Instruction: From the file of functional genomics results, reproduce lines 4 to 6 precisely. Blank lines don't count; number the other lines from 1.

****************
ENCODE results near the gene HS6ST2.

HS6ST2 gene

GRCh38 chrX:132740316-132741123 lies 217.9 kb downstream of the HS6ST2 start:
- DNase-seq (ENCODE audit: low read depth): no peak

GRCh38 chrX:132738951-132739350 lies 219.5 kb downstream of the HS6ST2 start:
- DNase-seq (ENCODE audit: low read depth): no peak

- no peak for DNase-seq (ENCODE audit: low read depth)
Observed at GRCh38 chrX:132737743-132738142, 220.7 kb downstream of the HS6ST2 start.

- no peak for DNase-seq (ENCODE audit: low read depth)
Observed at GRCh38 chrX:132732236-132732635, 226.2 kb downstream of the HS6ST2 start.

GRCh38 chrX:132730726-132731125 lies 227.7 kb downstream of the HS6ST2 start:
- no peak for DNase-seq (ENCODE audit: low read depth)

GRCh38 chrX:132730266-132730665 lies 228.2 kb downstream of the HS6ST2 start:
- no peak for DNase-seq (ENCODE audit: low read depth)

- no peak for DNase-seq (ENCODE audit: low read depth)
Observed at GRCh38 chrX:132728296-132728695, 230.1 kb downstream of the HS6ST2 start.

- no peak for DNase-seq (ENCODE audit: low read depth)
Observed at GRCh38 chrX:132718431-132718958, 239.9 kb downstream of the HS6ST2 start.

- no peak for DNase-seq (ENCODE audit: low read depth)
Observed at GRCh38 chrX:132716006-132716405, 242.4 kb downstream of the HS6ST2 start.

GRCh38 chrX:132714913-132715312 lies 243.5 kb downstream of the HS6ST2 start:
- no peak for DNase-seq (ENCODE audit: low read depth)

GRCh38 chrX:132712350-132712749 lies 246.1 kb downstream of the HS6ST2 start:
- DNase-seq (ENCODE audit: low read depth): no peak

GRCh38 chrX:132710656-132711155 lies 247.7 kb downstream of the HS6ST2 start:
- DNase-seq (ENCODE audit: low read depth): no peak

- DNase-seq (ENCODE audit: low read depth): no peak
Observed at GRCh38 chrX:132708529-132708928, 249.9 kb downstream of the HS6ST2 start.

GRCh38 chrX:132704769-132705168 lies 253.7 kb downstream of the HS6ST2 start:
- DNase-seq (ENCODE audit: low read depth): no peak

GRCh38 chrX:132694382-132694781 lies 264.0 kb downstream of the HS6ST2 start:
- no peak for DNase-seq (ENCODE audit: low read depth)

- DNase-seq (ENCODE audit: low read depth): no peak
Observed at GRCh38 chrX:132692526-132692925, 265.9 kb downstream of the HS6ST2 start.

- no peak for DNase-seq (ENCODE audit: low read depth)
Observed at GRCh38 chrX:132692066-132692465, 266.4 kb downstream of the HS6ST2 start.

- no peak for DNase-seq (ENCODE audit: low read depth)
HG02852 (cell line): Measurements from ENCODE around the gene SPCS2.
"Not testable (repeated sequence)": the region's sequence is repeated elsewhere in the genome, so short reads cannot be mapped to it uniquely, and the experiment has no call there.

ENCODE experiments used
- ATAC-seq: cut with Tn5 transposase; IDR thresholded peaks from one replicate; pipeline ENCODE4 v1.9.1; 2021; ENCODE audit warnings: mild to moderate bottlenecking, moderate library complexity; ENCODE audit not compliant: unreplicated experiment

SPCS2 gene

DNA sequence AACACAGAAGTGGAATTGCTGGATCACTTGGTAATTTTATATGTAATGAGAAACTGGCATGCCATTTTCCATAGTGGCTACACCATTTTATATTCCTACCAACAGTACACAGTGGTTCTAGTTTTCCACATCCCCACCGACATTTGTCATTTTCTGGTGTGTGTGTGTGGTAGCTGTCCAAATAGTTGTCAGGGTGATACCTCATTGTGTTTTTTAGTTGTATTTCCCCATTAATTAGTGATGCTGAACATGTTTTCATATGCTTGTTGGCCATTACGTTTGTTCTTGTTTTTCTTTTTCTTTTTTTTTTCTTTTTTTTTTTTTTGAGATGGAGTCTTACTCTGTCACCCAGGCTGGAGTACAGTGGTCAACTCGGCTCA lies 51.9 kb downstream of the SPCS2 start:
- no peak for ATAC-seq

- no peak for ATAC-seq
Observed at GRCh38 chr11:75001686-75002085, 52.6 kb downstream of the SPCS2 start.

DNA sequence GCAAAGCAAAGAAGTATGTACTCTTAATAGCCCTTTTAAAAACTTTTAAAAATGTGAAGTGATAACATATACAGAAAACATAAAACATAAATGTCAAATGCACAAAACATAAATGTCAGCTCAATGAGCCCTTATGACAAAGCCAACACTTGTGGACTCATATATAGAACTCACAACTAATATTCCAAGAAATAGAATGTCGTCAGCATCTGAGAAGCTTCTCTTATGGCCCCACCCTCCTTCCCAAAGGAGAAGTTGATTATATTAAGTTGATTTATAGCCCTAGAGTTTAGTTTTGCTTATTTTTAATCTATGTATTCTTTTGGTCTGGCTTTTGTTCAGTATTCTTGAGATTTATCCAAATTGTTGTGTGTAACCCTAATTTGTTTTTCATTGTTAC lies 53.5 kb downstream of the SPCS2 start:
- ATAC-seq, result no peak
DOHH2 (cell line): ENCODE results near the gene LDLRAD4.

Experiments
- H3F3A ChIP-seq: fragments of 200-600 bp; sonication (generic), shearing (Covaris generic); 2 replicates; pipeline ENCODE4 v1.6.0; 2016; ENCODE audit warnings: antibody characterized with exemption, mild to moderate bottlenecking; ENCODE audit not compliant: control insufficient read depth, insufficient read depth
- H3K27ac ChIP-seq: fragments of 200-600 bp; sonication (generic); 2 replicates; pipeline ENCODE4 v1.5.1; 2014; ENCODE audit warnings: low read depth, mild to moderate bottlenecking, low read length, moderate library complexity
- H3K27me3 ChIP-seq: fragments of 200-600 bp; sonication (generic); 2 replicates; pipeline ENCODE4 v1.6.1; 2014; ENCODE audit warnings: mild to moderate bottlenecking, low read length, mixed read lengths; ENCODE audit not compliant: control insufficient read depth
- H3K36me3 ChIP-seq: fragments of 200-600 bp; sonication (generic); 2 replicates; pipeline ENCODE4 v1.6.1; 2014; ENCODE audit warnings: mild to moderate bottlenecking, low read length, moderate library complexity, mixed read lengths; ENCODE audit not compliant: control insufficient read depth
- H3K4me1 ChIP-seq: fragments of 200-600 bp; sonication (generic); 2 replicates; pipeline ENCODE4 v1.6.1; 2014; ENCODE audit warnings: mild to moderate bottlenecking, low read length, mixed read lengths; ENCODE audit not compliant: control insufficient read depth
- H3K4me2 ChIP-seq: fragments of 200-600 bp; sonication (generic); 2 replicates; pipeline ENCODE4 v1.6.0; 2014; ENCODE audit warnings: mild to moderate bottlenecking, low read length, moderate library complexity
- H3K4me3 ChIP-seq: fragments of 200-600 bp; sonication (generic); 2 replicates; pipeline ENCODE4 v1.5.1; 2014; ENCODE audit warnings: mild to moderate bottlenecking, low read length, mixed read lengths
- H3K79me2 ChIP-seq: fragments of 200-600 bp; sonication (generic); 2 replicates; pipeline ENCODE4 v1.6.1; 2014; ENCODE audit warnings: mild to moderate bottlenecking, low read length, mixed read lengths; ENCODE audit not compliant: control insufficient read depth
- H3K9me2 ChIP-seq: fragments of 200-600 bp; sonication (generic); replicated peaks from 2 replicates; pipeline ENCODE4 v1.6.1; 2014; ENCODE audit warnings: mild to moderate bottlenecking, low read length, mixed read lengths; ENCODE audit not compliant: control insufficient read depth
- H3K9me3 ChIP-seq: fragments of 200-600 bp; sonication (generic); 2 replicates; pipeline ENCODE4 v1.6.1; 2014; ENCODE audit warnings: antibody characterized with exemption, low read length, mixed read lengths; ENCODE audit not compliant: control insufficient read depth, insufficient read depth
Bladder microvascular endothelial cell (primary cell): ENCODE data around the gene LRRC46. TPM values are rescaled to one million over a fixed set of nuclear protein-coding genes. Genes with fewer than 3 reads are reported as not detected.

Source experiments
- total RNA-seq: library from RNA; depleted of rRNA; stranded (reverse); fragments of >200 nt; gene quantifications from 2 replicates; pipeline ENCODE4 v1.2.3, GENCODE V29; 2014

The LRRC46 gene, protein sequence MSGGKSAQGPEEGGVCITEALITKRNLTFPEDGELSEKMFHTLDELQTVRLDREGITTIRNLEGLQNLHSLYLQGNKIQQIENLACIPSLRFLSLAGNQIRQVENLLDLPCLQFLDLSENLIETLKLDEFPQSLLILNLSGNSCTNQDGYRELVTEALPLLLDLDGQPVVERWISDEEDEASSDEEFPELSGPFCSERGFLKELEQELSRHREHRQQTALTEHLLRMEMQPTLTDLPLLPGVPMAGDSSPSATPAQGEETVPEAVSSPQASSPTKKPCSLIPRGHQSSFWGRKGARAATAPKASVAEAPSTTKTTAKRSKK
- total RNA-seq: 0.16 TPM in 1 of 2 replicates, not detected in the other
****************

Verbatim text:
- DNase-seq (ENCODE audit: low read depth): no peak

GRCh38 chrX:132738951-132739350 lies 219.5 kb downstream of the HS6ST2 start:
- DNase-seq (ENCODE audit: low read depth): no peak